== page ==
The government has announced it will develop a new code of practice designed to improve the security of Internet of Things (IoT) devices.
According to the Department for Digital, Culture, Media and Sport, manufacturers of smart devices will be expected to build in “tough” new security measures that will last the lifetime of the product, as part of plans to keep the UK protected from increasing cyber threats.
Poorly secured devices result in a threat to online security and privacy, and could be exploited as part of large-scale cyber attacks. Recent high-profile breaches that put data and security at risk include attacks on smart watches, CCTV cameras and children’s dolls.
The government’s Secure by Design review, which was developed in collaboration with manufacturers, retailers and the National Cyber Security Centre, sets out plans to embed security in the design process rather than add them on as an afterthought.
It outlines practical steps for manufacturers, service providers and developers, including encouraging companies to ensure that all passwords on new devices and products are unique and not resettable to a factory default, such as ‘admin’.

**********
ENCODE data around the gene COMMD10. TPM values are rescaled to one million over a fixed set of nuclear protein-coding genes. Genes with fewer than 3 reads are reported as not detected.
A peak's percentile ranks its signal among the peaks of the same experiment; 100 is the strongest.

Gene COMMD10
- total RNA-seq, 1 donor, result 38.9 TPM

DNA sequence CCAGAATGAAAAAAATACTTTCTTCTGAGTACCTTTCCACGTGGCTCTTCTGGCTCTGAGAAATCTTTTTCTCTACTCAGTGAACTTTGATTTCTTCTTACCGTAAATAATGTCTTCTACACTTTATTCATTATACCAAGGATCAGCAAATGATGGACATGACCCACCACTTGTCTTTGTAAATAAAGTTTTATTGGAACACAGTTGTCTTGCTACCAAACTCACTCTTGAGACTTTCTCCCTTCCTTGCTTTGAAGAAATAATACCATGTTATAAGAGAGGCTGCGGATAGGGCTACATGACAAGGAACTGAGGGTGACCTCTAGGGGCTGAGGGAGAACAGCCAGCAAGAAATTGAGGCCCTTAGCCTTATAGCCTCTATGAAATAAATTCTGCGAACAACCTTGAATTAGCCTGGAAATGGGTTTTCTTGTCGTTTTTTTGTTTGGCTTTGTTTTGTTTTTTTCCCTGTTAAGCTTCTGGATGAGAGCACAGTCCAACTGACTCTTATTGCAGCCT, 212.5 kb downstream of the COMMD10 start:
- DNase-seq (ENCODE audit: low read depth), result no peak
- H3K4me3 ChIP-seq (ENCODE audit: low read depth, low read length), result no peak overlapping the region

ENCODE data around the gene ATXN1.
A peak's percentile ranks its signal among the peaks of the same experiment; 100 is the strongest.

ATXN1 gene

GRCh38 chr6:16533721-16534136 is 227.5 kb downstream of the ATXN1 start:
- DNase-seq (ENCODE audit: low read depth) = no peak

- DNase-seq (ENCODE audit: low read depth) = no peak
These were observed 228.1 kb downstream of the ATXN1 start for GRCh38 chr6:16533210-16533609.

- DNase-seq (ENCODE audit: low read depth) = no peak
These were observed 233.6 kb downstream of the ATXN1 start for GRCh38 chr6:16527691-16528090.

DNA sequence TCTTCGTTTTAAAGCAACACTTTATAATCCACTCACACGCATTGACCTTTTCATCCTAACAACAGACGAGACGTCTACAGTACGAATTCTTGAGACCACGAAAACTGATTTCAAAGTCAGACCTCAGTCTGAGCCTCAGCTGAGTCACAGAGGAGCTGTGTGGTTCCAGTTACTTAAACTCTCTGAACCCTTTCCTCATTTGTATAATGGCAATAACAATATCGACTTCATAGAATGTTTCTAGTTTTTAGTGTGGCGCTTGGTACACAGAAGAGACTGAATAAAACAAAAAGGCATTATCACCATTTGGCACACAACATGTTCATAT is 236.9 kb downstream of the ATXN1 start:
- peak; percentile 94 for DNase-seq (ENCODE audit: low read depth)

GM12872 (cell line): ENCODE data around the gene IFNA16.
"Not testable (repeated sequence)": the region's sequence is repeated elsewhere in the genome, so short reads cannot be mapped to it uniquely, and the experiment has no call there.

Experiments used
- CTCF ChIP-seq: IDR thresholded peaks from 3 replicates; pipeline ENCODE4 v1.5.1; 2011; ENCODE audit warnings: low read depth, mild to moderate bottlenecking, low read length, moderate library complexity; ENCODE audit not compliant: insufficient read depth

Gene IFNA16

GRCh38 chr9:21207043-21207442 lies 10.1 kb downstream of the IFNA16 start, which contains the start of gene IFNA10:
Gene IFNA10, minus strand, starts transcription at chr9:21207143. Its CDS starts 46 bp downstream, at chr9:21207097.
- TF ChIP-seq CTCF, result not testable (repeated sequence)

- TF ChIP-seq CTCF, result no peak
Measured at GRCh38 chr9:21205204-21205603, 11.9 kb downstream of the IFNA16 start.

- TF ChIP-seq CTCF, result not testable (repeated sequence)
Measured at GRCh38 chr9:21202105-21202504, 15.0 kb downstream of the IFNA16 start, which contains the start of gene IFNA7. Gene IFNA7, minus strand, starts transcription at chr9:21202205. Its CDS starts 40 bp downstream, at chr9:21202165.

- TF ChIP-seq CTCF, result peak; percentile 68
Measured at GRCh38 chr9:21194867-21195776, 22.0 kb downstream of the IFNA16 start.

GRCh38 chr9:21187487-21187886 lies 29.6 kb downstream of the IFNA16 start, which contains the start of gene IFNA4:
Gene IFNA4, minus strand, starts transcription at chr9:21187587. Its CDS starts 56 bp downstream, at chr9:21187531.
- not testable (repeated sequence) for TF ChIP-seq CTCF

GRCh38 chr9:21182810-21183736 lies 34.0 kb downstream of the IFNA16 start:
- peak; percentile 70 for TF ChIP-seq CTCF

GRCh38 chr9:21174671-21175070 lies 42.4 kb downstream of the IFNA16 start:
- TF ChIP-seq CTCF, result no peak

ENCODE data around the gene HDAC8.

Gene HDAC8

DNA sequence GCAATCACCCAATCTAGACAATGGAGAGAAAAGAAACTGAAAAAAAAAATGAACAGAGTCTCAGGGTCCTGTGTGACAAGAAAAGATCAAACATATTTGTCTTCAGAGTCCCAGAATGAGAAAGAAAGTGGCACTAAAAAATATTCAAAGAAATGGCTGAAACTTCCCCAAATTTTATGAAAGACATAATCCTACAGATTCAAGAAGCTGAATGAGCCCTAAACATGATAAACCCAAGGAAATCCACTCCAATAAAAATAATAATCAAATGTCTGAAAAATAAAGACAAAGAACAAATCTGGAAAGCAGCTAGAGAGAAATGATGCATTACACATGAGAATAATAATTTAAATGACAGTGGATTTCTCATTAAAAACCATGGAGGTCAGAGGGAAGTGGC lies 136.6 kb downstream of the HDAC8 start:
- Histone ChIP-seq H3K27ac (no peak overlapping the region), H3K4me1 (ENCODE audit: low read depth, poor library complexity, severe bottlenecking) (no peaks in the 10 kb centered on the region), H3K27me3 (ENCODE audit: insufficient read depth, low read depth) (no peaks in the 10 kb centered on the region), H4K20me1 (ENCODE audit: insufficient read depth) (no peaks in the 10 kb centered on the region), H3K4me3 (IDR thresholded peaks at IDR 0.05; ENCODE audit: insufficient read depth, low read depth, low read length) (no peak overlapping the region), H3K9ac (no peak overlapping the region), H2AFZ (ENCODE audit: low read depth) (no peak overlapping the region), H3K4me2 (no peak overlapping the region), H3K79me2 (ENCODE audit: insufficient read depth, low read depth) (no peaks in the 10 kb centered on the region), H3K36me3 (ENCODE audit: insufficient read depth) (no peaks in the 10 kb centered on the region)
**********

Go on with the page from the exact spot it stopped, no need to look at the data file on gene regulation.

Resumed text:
Working with industry, the government will implement what it called a “rigorous new Code Of Practice” to improve the cyber security of IoT-connected devices and associated services while continuing to encourage innovation in new technologies.
Speaking ahead of a launch event, Margot James, minister for digital and the creative industries, said: “We want everyone to benefit from the huge potential of internet-connected devices and it is important they are safe and have a positive impact on people’s lives. We have worked alongside industry to develop a tough new set of rules so strong security measures are built into everyday technology from the moment it is developed.
“This will help ensure that we have the right rules and frameworks in place to protect individuals and that the UK continues to be a world-leading, innovation-friendly digital economy.”